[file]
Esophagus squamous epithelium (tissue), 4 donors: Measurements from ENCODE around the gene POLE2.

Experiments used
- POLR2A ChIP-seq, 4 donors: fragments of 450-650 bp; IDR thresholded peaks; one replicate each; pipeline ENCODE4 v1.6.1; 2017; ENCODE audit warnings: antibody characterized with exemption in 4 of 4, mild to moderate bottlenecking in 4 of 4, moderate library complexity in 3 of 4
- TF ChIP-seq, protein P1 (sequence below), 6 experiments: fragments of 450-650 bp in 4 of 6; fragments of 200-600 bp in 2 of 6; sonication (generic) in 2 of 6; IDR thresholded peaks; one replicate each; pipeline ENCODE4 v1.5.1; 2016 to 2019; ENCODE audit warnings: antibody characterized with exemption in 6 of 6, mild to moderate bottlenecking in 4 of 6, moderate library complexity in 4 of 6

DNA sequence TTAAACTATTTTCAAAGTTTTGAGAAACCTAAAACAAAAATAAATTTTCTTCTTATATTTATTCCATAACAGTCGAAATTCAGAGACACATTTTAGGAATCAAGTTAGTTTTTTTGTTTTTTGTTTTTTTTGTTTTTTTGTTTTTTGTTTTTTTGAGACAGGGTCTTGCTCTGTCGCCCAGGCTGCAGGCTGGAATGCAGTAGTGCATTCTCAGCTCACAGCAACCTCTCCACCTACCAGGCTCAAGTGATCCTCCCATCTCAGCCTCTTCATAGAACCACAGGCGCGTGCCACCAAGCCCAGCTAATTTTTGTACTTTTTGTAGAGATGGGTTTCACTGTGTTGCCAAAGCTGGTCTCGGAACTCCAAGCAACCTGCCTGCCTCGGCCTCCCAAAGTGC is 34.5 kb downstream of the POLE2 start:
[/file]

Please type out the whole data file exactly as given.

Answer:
Esophagus squamous epithelium (tissue), 4 donors: Measurements from ENCODE around the gene POLE2.

Experiments used
- POLR2A ChIP-seq, 4 donors: fragments of 450-650 bp; IDR thresholded peaks; one replicate each; pipeline ENCODE4 v1.6.1; 2017; ENCODE audit warnings: antibody characterized with exemption in 4 of 4, mild to moderate bottlenecking in 4 of 4, moderate library complexity in 3 of 4
- TF ChIP-seq, protein P1 (sequence below), 6 experiments: fragments of 450-650 bp in 4 of 6; fragments of 200-600 bp in 2 of 6; sonication (generic) in 2 of 6; IDR thresholded peaks; one replicate each; pipeline ENCODE4 v1.5.1; 2016 to 2019; ENCODE audit warnings: antibody characterized with exemption in 6 of 6, mild to moderate bottlenecking in 4 of 6, moderate library complexity in 4 of 6

DNA sequence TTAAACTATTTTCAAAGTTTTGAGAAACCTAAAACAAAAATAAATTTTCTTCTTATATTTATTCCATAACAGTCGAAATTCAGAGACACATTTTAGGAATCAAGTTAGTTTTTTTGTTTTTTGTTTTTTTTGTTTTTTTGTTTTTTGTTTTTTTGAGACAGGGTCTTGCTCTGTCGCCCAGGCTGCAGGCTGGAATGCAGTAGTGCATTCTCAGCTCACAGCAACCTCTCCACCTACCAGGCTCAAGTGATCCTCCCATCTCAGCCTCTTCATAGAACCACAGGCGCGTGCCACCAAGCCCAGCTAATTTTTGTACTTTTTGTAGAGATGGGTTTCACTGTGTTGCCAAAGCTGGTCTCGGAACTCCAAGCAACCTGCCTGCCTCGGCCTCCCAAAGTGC is 34.5 kb downstream of the POLE2 start: